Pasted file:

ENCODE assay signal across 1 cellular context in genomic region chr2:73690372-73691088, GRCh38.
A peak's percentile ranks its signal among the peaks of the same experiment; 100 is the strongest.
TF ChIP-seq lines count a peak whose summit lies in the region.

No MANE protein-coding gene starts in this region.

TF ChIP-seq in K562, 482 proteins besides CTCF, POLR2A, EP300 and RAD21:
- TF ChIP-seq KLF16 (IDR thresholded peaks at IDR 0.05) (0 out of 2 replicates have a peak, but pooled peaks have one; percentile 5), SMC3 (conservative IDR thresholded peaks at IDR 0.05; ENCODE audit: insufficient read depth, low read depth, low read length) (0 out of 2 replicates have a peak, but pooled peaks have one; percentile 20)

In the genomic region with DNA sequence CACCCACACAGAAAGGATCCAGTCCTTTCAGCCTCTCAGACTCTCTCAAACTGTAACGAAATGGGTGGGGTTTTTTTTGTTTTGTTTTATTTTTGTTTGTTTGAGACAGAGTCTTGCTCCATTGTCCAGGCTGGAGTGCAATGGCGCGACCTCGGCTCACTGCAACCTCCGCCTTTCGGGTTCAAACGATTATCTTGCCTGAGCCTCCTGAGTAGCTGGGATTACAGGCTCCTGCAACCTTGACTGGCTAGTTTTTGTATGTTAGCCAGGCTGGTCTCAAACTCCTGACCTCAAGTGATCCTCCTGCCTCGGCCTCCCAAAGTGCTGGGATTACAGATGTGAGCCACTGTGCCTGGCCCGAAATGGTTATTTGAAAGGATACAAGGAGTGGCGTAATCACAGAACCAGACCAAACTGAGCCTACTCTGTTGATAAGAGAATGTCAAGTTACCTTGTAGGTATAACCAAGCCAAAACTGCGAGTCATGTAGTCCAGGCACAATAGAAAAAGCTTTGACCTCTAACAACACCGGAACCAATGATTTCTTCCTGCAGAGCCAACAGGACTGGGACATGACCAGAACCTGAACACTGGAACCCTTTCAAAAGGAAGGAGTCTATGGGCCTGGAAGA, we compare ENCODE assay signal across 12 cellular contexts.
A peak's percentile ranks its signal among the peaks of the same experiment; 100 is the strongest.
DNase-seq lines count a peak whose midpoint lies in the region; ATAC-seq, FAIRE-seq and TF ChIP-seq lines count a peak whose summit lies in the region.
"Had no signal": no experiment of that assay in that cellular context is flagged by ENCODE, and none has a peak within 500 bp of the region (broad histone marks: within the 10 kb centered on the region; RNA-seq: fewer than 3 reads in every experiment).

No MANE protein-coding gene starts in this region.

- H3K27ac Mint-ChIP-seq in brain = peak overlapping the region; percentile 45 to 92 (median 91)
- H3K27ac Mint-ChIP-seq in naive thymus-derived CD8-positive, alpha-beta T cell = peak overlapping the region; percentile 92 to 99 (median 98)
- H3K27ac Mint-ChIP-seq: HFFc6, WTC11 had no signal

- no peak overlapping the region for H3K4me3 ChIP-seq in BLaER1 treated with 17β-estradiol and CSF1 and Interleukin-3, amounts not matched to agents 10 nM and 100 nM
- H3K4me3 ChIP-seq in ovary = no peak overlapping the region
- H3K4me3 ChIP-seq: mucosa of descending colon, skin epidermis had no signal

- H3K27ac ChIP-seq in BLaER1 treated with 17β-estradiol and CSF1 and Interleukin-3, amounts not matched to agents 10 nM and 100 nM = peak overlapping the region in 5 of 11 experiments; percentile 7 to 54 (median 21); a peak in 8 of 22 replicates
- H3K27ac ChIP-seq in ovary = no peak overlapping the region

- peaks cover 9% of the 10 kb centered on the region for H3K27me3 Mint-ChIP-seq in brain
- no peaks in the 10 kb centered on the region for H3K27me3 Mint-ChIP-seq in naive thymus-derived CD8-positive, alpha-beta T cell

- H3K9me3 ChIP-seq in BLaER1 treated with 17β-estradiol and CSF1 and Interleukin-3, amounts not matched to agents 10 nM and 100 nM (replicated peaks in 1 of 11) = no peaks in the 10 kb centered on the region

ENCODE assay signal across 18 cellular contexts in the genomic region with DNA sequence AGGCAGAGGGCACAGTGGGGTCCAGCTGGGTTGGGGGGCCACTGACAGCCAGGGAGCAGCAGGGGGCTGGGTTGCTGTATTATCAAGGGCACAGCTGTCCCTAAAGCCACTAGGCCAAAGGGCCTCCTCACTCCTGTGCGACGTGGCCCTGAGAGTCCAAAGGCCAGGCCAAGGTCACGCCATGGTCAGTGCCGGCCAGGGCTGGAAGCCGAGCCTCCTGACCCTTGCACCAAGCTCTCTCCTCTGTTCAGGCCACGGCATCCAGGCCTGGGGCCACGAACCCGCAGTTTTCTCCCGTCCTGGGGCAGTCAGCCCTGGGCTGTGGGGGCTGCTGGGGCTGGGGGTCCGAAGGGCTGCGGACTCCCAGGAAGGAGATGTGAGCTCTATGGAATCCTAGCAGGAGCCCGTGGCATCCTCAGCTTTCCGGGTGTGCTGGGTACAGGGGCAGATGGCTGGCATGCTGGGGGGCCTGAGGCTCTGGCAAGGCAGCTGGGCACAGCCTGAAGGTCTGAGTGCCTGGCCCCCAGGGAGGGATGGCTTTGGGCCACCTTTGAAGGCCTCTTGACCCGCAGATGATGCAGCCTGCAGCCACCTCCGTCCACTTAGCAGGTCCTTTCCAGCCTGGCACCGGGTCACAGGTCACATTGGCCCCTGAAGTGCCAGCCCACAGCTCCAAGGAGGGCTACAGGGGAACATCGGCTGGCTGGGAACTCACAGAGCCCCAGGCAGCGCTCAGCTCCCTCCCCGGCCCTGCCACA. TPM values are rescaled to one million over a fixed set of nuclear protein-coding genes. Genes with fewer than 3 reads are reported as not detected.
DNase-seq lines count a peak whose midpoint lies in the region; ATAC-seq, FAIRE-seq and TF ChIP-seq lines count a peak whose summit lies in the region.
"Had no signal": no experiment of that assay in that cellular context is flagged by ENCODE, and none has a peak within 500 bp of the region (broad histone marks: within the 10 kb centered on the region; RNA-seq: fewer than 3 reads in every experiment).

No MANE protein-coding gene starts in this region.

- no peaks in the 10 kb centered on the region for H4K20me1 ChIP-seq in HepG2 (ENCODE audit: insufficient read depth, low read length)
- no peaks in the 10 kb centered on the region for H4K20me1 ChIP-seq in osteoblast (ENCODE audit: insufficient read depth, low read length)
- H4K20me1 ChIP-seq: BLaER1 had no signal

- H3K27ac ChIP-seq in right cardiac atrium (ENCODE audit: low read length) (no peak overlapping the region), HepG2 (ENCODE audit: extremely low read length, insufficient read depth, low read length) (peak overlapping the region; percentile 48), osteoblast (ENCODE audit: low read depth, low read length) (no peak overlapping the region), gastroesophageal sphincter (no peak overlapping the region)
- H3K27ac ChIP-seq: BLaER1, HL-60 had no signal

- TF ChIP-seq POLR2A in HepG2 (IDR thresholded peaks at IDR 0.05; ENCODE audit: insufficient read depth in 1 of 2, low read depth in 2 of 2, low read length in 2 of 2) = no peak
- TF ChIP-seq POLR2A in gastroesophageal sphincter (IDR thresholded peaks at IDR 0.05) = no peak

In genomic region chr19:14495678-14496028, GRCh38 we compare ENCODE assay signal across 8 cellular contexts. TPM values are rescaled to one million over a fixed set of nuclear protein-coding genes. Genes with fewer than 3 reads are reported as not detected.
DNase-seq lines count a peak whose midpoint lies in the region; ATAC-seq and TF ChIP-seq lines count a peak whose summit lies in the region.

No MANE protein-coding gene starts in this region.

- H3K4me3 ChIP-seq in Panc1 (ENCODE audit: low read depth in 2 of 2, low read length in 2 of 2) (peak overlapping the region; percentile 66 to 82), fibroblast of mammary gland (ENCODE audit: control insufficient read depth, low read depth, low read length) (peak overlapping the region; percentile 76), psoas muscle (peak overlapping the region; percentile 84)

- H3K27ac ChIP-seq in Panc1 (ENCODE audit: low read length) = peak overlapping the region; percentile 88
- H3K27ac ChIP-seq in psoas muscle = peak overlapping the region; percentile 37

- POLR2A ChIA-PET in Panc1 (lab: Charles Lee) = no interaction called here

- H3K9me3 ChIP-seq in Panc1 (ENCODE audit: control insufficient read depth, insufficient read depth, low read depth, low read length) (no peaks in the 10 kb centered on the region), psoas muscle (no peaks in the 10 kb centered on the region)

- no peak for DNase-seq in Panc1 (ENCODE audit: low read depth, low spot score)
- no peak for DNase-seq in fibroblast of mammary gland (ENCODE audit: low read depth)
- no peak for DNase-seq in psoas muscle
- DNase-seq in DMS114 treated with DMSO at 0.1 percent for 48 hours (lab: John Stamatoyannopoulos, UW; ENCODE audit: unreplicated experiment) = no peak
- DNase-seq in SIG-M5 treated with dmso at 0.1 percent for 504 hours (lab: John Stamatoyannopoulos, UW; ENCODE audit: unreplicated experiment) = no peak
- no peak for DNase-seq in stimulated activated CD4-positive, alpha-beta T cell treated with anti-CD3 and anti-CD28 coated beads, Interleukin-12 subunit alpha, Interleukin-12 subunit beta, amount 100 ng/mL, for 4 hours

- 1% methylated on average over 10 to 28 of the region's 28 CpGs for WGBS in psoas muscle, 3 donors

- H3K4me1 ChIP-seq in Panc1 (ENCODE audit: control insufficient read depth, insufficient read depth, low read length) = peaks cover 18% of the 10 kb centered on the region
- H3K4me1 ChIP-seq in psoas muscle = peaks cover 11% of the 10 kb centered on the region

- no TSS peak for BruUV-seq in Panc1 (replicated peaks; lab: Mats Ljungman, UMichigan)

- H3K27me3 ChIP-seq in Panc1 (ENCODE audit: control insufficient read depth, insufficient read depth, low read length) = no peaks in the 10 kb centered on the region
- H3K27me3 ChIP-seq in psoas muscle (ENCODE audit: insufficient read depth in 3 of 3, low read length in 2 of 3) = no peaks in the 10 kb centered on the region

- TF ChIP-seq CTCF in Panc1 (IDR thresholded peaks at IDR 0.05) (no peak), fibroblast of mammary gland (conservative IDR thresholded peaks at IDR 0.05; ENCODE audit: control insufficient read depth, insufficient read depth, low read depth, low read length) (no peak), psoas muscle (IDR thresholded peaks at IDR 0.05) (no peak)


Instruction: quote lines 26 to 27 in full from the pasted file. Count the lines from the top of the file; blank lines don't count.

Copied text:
No MANE protein-coding gene starts in this region.

- no peaks in the 10 kb centered on the region for H4K20me1 ChIP-seq in HepG2 (ENCODE audit: insufficient read depth, low read length)